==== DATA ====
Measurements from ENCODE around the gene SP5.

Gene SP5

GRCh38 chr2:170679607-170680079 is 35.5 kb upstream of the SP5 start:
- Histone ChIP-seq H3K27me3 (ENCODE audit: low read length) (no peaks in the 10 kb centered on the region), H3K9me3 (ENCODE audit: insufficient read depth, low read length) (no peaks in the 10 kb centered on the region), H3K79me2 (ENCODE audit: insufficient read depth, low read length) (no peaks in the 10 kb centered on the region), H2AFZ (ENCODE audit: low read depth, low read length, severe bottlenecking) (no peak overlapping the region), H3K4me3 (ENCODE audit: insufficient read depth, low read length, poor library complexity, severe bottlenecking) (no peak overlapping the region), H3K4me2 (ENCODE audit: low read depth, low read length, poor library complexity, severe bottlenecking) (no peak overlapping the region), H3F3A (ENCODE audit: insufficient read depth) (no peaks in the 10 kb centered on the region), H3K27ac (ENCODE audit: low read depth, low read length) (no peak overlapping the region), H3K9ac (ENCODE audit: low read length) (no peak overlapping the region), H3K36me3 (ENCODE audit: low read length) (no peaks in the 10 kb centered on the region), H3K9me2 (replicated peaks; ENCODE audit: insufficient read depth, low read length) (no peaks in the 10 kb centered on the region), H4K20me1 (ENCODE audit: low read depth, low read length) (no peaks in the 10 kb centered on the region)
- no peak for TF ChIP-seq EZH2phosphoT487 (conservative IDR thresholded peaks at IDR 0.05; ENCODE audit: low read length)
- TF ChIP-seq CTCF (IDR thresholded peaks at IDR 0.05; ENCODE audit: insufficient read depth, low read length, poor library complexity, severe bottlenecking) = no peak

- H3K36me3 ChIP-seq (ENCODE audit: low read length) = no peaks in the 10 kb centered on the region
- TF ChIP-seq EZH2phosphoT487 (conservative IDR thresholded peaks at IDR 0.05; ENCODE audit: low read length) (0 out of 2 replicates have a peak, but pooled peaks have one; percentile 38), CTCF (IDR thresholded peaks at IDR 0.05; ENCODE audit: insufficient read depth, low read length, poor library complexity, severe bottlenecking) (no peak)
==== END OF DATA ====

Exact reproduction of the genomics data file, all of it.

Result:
Measurements from ENCODE around the gene SP5.

Gene SP5

GRCh38 chr2:170679607-170680079 is 35.5 kb upstream of the SP5 start:
- Histone ChIP-seq H3K27me3 (ENCODE audit: low read length) (no peaks in the 10 kb centered on the region), H3K9me3 (ENCODE audit: insufficient read depth, low read length) (no peaks in the 10 kb centered on the region), H3K79me2 (ENCODE audit: insufficient read depth, low read length) (no peaks in the 10 kb centered on the region), H2AFZ (ENCODE audit: low read depth, low read length, severe bottlenecking) (no peak overlapping the region), H3K4me3 (ENCODE audit: insufficient read depth, low read length, poor library complexity, severe bottlenecking) (no peak overlapping the region), H3K4me2 (ENCODE audit: low read depth, low read length, poor library complexity, severe bottlenecking) (no peak overlapping the region), H3F3A (ENCODE audit: insufficient read depth) (no peaks in the 10 kb centered on the region), H3K27ac (ENCODE audit: low read depth, low read length) (no peak overlapping the region), H3K9ac (ENCODE audit: low read length) (no peak overlapping the region), H3K36me3 (ENCODE audit: low read length) (no peaks in the 10 kb centered on the region), H3K9me2 (replicated peaks; ENCODE audit: insufficient read depth, low read length) (no peaks in the 10 kb centered on the region), H4K20me1 (ENCODE audit: low read depth, low read length) (no peaks in the 10 kb centered on the region)
- no peak for TF ChIP-seq EZH2phosphoT487 (conservative IDR thresholded peaks at IDR 0.05; ENCODE audit: low read length)
- TF ChIP-seq CTCF (IDR thresholded peaks at IDR 0.05; ENCODE audit: insufficient read depth, low read length, poor library complexity, severe bottlenecking) = no peak

- H3K36me3 ChIP-seq (ENCODE audit: low read length) = no peaks in the 10 kb centered on the region
- TF ChIP-seq EZH2phosphoT487 (conservative IDR thresholded peaks at IDR 0.05; ENCODE audit: low read length) (0 out of 2 replicates have a peak, but pooled peaks have one; percentile 38), CTCF (IDR thresholded peaks at IDR 0.05; ENCODE audit: insufficient read depth, low read length, poor library complexity, severe bottlenecking) (no peak)